Finally, let’s reform our balloting and vote counting procedures. Let’s re-institute a permanent paper ballot trail. Let’s make sure there are no conflicts of interest with those who own and operate the voting machines, or those entrusted to count the votes. Let’s make it easier for concerned voters to become poll watchers. Let’s make sure that precinct election workers are properly trained and supervised. Let’s make the entire process truly open and transparent from voter registration, to voting, to vote tallying. Only then, can we say that we have truly free, fair and open elections. If elected, I will fight to implement these ideals. I will fight to restore the health of our election process to what it was intended to be.

More in Opinion

Jodi Taylor is the board chair for Alaska Policy Forum. (Courtesy photo)
Private school, state reimbursement: family choice

By Jodi Taylor Alaskan parents have a legitimate right to choose the… Continue reading

t
Opinion: It’s time for bold action to protect our fisheries

Our fisheries feed the world and sustain our unique cultures and communities.

The logo for the Kenai Peninsula Borough School District is displayed inside the George A. Navarre Borough Admin Building on Thursday, July 22, 2021 in Soldotna, Alaska. (Ashlyn O’Hara/Peninsula Clarion)
Voices of the Peninsula: Hard to fill positions?

Paying poverty wages to support staff, secretaries and custodians is unacceptable yet routine behavior by our district

A copy of the State of Alaska Official Ballot for the June 11, 2022, Special Primary Election is photographed on May 2, 2022. (Peninsula Clarion staff)
Choosing a candidate – Who will best represent us in D.C.?

Voters are encouraged to do homework before casting a vote

Tourists watch as one of two cubs belonging to an 18-year-old sow black bear crosses the path between groups of tourists visiting the Mendenhall Glacier Visitor Center on Wednesday, July 18, 2018. (Michael Penn / Juneau Empire File)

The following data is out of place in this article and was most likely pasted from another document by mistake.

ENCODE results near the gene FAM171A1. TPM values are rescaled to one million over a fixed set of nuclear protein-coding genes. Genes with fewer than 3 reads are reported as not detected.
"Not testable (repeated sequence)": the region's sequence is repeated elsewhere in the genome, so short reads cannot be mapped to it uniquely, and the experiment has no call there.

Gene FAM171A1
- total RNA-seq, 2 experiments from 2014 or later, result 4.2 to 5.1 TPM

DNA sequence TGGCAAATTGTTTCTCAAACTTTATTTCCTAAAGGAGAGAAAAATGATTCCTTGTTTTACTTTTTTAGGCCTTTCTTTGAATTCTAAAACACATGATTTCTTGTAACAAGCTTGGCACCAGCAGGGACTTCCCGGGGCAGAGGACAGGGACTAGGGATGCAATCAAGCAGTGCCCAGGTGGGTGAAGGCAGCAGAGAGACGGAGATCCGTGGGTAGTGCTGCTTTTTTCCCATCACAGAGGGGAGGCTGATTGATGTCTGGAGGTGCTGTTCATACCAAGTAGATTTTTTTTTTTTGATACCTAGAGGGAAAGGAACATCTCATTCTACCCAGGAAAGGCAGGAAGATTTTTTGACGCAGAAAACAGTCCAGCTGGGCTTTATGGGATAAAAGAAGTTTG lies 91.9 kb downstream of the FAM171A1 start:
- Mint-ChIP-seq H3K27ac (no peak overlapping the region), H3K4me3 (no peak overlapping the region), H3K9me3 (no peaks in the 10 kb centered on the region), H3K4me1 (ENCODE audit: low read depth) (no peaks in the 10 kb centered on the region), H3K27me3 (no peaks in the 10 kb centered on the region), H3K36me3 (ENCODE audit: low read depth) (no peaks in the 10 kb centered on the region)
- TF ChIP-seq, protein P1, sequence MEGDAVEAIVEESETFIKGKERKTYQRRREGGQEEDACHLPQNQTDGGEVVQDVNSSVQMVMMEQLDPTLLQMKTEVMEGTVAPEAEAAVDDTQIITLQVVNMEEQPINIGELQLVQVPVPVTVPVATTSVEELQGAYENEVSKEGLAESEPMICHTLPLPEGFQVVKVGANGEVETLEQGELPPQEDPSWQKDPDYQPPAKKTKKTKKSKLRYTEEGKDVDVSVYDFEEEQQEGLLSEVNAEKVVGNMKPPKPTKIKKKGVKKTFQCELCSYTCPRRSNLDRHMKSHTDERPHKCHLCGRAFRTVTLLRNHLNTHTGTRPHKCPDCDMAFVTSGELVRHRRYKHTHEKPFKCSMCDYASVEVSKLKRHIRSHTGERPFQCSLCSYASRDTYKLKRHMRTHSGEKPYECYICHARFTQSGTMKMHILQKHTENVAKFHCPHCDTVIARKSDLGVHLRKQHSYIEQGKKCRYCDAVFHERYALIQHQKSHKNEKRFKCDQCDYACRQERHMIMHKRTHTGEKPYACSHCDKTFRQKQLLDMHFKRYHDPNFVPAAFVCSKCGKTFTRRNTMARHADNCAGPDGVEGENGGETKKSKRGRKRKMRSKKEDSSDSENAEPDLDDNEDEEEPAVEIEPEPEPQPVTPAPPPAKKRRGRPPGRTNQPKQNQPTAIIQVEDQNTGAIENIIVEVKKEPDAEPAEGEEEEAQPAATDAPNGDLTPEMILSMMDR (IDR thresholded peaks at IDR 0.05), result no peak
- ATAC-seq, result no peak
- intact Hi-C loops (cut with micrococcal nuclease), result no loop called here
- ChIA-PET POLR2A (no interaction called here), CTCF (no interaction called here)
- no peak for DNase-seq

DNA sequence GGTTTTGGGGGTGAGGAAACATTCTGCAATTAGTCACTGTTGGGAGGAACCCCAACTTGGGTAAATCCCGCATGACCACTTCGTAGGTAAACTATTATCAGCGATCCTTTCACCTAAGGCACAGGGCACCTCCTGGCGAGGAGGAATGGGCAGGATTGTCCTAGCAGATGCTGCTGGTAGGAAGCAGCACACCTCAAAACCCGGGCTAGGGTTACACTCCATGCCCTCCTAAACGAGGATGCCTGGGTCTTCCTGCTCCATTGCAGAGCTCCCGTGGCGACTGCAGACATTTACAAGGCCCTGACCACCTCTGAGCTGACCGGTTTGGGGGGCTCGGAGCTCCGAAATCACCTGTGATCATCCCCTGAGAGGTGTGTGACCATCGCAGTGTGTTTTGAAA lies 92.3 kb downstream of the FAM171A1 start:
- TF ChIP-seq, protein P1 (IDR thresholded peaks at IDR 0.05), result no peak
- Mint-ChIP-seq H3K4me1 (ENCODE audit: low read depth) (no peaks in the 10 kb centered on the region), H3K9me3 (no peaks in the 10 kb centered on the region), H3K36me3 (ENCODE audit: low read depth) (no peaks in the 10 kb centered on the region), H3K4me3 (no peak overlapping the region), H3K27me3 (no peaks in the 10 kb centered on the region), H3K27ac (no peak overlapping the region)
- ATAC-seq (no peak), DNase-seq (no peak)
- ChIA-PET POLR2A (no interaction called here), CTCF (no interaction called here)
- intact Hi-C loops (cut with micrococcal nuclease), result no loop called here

Opinion: Tourists have pushed us to critical mass in parts of Juneau

I don’t go to the glacier in the summer now to hike or watch bears.

Sens. Shelley Hughes, R-Palmer, left, and Robert Myers, R-North Pole, read through one of 41 amendments submitted to the state’s omnibus budget bill being debate on the floor of the Alaska State Senate on Monday, May 9, 2022. (Peter Segall / Juneau Empire)
Opinion: The Alaska Senate’s foolish gamble

“All these conservative people just spent all our money”

Mobilizing for Action through Planning and Partnerships. (logo provided)
Point of View: A few ideas for Mental Health Awareness Month

What are some things you can practice this month and subsequently apply to your life?

Smoke from the Swan Lake Fire impairs visibility on the Sterling Highway on Aug. 20, 2019. (Photo by Victoria Petersen/Peninsula Clarion)
Opinion: Alaskans should prepare for wildfire season

Several past large fire seasons followed snowy winters or unusually rainy springs

Alex Koplin is a founding member of Kenai Peninsula Votes. (courtesy photo)
Voices of the Peninsula: 1 candidate dined, 47 to go

By Alex Koplin Last month, I wrote a satirical piece for the… Continue reading

The logo of the Homer Trails Alliance.
Point of View: Connecting our community through trails

Homer is booming with housing development and the viability of long-standing trails is threatened